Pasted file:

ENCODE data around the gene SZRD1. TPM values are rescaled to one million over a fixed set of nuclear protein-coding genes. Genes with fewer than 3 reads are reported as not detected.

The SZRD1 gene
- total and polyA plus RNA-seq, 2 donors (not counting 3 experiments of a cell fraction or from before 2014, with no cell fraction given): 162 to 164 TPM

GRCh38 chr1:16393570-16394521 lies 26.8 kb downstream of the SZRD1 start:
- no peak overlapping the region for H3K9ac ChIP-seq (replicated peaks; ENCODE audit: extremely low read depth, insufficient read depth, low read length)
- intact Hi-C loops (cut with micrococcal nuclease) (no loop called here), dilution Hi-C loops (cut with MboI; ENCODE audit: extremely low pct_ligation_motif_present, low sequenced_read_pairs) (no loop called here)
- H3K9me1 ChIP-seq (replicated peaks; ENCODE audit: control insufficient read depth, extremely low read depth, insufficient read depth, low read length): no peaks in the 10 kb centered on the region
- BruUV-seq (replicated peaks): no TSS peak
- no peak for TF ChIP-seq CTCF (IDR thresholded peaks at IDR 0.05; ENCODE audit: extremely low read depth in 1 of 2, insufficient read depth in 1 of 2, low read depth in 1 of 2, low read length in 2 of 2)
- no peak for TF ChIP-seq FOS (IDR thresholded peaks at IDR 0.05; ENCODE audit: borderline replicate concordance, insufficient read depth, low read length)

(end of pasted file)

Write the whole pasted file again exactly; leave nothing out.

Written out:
ENCODE data around the gene SZRD1. TPM values are rescaled to one million over a fixed set of nuclear protein-coding genes. Genes with fewer than 3 reads are reported as not detected.

The SZRD1 gene
- total and polyA plus RNA-seq, 2 donors (not counting 3 experiments of a cell fraction or from before 2014, with no cell fraction given): 162 to 164 TPM

GRCh38 chr1:16393570-16394521 lies 26.8 kb downstream of the SZRD1 start:
- no peak overlapping the region for H3K9ac ChIP-seq (replicated peaks; ENCODE audit: extremely low read depth, insufficient read depth, low read length)
- intact Hi-C loops (cut with micrococcal nuclease) (no loop called here), dilution Hi-C loops (cut with MboI; ENCODE audit: extremely low pct_ligation_motif_present, low sequenced_read_pairs) (no loop called here)
- H3K9me1 ChIP-seq (replicated peaks; ENCODE audit: control insufficient read depth, extremely low read depth, insufficient read depth, low read length): no peaks in the 10 kb centered on the region
- BruUV-seq (replicated peaks): no TSS peak
- no peak for TF ChIP-seq CTCF (IDR thresholded peaks at IDR 0.05; ENCODE audit: extremely low read depth in 1 of 2, insufficient read depth in 1 of 2, low read depth in 1 of 2, low read length in 2 of 2)
- no peak for TF ChIP-seq FOS (IDR thresholded peaks at IDR 0.05; ENCODE audit: borderline replicate concordance, insufficient read depth, low read length)